Coronavirus News Asia

New cases in China, New Zealand sounds alarm


More than two dozen new coronavirus cases in China and the first New Zealand infections in almost one month on Tuesday underlined the immense challenges still ahead in containing the deadly pandemic, even as some EU nations reopened their borders to fellow Europeans.

More than eight million people have now been infected with the virus worldwide since it first emerged in China late last year – with more than 435,000 deaths – and the tolls are still surging in Latin America and South Asia.

Caseloads have declined across Europe, however, and governments are keen to ease lockdowns that have saved lives but devastated economies – despite experts warning that restrictions will be required until a vaccine or effective treatment is developed.

The latest reminder of the threat came on Tuesday from China, which had largely brought its outbreak under control, as 27 new infections were reported in Beijing, where a new cluster linked to a wholesale food market has sparked mass testing and neighborhood lockdowns.

“The epidemic situation in the capital is extremely severe,” Beijing city spokesman Xu Hejian warned, as the number of confirmed infections soared to 106.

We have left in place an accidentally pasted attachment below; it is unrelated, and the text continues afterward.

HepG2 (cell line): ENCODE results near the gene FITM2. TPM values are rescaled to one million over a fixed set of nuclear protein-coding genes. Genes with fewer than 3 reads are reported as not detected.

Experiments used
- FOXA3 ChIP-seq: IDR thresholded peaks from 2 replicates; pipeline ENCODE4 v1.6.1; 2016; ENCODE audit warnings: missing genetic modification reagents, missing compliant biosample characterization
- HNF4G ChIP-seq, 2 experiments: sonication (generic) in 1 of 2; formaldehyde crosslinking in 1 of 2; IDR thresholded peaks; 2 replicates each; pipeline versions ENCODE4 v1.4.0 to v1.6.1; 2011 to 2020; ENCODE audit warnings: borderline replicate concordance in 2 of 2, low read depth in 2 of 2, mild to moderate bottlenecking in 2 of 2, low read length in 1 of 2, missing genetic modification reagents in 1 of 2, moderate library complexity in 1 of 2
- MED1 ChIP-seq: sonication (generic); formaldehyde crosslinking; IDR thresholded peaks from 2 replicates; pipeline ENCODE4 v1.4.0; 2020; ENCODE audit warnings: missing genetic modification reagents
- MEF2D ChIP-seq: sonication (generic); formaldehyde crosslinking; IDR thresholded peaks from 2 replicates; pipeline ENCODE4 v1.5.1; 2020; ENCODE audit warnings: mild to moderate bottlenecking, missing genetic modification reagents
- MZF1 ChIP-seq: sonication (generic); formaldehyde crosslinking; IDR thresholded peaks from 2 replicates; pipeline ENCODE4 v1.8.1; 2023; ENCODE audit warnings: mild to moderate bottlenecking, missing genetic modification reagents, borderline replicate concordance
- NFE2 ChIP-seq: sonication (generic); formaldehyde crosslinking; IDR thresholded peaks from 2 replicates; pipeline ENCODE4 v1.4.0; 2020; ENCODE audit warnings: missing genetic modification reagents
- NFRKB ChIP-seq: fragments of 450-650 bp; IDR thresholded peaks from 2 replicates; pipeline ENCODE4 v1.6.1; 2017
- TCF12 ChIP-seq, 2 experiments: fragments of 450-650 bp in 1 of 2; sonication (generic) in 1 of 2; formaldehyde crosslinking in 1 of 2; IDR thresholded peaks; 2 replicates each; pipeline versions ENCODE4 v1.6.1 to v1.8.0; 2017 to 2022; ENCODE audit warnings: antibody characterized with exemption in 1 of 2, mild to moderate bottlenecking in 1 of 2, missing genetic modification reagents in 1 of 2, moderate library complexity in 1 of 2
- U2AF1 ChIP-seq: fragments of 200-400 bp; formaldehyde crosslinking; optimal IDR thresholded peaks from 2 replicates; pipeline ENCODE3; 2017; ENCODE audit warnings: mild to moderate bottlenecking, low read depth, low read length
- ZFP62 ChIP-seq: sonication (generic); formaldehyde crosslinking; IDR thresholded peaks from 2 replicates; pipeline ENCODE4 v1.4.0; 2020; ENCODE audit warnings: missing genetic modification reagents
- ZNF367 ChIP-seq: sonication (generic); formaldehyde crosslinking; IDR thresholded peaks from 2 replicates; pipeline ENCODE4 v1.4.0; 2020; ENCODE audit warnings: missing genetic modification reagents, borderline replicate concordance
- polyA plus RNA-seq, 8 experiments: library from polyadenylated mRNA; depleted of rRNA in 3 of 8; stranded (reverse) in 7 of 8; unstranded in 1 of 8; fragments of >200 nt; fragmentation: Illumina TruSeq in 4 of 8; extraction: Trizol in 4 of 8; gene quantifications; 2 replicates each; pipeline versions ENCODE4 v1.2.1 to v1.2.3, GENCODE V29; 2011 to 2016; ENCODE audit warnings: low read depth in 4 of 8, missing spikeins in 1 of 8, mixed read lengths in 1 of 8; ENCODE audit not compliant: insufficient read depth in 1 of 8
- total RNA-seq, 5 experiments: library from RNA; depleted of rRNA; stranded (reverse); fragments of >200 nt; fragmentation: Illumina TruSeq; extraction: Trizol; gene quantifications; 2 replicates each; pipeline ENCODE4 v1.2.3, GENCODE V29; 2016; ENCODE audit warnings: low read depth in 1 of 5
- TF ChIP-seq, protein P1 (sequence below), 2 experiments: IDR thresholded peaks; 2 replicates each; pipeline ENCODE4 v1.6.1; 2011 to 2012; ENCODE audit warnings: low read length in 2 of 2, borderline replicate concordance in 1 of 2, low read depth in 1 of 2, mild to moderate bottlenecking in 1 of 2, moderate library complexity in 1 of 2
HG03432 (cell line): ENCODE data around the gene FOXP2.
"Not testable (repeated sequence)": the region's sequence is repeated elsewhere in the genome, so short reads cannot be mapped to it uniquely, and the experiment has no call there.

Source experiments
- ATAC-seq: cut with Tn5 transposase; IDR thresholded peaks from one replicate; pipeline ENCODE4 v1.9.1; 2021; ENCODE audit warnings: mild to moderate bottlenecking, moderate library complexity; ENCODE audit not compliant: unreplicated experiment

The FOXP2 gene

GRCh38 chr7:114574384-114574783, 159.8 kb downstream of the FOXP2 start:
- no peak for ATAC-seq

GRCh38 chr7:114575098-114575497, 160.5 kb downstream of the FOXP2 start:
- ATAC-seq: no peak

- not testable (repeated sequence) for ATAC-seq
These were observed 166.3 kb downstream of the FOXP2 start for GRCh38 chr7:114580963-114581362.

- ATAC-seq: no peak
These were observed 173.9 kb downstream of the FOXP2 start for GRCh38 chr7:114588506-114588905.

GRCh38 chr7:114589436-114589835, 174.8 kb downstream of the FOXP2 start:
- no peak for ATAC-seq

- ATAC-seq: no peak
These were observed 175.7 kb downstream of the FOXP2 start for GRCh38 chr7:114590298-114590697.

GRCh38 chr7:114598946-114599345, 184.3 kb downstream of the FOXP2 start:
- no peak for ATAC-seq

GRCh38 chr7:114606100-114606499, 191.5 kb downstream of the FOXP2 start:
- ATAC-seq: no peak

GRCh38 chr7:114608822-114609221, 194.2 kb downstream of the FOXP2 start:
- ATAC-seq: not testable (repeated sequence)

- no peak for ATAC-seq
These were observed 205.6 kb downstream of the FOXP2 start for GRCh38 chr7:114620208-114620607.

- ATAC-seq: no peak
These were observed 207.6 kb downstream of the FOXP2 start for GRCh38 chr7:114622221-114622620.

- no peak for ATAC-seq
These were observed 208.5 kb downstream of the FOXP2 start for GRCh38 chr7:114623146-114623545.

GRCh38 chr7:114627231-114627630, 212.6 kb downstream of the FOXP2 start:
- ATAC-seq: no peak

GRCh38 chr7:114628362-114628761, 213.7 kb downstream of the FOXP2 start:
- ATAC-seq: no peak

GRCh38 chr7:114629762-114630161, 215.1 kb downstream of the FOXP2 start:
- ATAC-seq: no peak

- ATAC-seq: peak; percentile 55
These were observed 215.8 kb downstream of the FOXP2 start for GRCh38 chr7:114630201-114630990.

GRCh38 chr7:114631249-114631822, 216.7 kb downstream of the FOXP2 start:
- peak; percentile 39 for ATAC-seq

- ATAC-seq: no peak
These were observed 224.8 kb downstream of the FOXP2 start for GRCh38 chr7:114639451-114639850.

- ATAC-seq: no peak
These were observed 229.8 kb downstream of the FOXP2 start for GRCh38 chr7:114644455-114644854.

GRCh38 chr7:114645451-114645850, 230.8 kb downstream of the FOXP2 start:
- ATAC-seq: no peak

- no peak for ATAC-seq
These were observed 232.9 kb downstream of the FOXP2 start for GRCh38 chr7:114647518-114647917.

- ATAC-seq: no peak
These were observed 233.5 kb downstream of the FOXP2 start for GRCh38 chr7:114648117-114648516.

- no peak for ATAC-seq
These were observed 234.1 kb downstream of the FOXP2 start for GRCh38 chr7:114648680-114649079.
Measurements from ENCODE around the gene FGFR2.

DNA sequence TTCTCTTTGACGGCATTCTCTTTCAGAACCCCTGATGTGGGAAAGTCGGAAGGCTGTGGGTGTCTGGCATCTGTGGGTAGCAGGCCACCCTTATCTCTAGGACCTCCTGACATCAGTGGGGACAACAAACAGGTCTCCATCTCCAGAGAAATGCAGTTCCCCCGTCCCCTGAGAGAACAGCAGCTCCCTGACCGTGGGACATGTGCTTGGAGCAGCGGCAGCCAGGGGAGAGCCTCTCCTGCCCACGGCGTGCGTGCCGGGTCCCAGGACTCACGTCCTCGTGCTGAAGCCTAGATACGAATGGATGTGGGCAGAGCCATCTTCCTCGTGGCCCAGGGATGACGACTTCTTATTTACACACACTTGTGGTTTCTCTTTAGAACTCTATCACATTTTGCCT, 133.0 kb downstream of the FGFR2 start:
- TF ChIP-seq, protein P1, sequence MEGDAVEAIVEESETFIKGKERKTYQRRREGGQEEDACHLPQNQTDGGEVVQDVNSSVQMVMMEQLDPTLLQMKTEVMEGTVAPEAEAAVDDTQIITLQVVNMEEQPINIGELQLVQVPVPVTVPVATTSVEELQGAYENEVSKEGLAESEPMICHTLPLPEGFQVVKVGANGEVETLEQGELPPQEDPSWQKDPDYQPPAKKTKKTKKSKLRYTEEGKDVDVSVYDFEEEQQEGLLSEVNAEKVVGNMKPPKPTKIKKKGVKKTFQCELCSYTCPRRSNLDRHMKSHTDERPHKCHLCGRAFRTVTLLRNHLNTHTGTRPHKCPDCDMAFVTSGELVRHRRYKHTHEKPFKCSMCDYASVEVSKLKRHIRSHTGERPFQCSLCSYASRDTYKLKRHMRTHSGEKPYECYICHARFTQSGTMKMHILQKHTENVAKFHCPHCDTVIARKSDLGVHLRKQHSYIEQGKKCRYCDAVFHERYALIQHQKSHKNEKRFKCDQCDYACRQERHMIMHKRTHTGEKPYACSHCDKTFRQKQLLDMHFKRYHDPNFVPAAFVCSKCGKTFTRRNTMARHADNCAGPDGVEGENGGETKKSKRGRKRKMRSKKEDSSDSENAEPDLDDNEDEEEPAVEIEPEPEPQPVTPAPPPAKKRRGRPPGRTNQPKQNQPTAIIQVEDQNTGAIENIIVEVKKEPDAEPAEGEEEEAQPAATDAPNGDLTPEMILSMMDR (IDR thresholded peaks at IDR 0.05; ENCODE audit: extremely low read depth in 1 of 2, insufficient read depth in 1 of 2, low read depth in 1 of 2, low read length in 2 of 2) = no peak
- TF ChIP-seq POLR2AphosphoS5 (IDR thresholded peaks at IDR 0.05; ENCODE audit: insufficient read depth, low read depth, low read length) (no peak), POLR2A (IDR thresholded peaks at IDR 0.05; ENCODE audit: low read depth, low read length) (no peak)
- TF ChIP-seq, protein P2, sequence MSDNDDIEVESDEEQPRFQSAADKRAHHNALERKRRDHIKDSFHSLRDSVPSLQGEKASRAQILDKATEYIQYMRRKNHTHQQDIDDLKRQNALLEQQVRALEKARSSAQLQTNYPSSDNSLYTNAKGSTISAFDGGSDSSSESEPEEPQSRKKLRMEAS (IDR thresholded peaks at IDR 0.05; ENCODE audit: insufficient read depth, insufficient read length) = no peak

And New Zealand reported its first cases in almost one month – two recent arrivals from Britain – prompting authorities to start tracing their movements. 

The South Pacific nation had declared last week that it had ended community transmission of the virus.

While these cases have caused concern about the possibility of a full-blown resurgence in countries that have suppressed their outbreaks, the disease is gaining a worrying momentum in other regions with massive populations.

Known infections in India have crossed 330,000, and authorities already stretched by the Covid-19 outbreak are bracing for the monsoon season, which causes outbreaks of illness such as dengue fever and malaria every year.

With more than three decades as a doctor in India’s chronically underfunded public healthcare system, Vidya Thakur – medical superintendent at Mumbai’s Rajawadi Hospital – is used to managing “heavy burdens.”



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